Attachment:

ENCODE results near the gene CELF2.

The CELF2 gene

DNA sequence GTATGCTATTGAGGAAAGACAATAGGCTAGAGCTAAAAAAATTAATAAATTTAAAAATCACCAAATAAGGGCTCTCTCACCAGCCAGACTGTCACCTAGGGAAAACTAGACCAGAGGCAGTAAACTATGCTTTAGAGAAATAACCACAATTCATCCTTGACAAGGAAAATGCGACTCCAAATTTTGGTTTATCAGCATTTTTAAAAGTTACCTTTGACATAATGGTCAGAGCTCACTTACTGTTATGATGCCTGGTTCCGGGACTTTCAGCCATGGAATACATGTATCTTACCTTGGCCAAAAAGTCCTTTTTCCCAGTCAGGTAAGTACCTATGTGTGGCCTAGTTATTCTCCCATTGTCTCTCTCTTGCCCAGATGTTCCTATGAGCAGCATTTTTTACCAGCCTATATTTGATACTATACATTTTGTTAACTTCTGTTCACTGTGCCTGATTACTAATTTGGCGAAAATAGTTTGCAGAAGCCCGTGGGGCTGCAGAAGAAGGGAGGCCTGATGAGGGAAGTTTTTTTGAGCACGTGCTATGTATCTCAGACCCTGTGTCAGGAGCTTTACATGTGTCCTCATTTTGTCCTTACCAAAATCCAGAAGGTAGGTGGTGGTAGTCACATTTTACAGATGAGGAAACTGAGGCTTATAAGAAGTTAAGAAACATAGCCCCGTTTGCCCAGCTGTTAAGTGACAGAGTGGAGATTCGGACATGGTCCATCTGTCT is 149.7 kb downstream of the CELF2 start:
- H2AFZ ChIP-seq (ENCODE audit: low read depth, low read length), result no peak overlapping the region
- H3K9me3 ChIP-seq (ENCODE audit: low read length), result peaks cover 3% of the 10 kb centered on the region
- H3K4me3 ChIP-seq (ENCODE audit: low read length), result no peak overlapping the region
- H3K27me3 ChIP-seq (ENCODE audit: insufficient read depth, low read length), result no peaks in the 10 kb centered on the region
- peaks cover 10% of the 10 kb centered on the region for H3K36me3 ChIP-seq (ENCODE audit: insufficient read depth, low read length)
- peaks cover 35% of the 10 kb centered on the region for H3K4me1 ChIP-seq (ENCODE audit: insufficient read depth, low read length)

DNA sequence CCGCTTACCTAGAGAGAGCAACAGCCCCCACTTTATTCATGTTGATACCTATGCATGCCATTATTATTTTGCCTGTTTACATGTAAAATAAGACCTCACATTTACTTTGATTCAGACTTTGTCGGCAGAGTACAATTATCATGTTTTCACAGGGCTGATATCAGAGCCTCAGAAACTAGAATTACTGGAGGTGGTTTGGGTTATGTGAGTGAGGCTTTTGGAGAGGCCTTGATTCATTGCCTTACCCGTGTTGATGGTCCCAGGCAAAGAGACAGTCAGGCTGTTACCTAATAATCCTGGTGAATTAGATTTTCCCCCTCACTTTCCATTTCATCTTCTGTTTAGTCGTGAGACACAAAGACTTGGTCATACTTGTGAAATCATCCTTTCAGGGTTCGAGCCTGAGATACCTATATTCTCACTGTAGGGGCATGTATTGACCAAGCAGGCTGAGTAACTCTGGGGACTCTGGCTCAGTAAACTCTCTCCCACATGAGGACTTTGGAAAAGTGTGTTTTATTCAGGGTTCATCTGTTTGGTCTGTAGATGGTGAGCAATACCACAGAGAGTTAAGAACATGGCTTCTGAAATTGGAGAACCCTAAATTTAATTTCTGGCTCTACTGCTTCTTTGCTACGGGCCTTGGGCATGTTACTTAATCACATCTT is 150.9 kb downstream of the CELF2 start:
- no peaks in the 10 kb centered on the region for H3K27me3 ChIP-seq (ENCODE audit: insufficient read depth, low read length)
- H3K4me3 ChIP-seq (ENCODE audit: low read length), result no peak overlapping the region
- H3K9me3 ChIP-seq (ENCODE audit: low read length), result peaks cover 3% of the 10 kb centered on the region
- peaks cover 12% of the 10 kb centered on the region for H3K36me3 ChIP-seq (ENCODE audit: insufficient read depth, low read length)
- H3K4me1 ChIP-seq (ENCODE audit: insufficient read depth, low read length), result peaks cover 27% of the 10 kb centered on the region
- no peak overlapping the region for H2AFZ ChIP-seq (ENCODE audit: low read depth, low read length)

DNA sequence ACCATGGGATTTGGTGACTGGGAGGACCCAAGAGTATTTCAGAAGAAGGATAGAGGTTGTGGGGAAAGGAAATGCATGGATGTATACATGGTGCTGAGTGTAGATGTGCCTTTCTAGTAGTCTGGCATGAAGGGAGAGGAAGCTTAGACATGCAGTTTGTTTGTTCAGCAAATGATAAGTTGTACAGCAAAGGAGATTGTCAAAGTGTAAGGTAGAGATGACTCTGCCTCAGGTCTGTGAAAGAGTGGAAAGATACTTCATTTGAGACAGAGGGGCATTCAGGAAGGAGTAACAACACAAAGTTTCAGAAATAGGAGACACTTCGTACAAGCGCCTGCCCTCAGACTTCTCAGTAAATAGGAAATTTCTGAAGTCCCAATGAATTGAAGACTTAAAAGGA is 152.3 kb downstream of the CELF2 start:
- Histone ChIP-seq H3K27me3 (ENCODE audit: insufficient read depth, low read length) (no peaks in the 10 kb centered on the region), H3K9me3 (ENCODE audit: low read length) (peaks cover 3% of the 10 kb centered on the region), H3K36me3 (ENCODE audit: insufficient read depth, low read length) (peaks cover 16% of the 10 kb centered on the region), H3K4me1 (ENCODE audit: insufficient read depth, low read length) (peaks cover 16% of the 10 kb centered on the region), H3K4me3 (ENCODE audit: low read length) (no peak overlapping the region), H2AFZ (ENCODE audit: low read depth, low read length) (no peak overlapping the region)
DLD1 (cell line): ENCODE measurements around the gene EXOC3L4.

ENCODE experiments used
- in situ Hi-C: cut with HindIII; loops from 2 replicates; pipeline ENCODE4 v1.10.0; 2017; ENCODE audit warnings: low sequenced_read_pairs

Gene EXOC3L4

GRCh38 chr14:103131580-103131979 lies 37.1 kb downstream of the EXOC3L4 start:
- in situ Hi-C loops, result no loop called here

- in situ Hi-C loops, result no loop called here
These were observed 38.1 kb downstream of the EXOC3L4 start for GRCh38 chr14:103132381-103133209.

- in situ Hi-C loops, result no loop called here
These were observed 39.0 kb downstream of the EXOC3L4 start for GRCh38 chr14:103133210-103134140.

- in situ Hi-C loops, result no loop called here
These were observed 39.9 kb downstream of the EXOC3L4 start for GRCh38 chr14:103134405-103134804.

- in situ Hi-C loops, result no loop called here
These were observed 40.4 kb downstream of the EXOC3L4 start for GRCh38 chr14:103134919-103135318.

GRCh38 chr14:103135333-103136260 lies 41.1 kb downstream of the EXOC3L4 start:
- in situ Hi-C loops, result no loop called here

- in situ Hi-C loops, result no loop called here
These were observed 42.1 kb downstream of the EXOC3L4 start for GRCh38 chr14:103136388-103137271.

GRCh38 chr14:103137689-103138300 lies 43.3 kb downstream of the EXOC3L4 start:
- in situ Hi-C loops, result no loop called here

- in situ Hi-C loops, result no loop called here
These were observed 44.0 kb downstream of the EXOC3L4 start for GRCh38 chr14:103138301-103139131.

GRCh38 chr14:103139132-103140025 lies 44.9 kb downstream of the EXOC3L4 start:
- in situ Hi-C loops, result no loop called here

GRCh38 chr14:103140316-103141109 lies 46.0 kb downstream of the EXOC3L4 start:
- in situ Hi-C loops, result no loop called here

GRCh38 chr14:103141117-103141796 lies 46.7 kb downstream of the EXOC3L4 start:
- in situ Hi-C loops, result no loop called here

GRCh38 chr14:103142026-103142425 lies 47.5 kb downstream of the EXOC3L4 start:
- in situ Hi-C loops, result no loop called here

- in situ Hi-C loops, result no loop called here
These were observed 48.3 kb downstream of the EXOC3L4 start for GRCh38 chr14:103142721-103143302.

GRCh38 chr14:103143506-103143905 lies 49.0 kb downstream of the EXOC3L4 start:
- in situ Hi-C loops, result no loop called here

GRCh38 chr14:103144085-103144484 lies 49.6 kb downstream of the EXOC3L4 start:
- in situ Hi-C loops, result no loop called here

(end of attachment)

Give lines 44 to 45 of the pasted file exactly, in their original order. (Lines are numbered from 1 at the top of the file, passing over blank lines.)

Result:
- in situ Hi-C loops, result no loop called here

GRCh38 chr14:103141117-103141796 lies 46.7 kb downstream of the EXOC3L4 start: